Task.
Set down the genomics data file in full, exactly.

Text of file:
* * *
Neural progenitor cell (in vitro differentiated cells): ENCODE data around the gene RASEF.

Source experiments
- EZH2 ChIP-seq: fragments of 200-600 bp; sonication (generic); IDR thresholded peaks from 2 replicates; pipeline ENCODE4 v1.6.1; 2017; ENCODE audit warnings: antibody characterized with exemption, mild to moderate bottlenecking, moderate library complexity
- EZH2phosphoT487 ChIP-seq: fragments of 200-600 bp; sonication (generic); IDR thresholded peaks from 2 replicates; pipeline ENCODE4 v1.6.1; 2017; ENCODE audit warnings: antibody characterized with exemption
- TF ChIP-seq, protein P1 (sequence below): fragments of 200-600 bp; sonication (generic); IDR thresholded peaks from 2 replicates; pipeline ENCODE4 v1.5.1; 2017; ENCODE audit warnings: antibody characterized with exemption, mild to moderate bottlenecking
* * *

Neural progenitor cell (in vitro differentiated cells): ENCODE data around the gene RASEF.

Source experiments
- EZH2 ChIP-seq: fragments of 200-600 bp; sonication (generic); IDR thresholded peaks from 2 replicates; pipeline ENCODE4 v1.6.1; 2017; ENCODE audit warnings: antibody characterized with exemption, mild to moderate bottlenecking, moderate library complexity
- EZH2phosphoT487 ChIP-seq: fragments of 200-600 bp; sonication (generic); IDR thresholded peaks from 2 replicates; pipeline ENCODE4 v1.6.1; 2017; ENCODE audit warnings: antibody characterized with exemption
- TF ChIP-seq, protein P1 (sequence below): fragments of 200-600 bp; sonication (generic); IDR thresholded peaks from 2 replicates; pipeline ENCODE4 v1.5.1; 2017; ENCODE audit warnings: antibody characterized with exemption, mild to moderate bottlenecking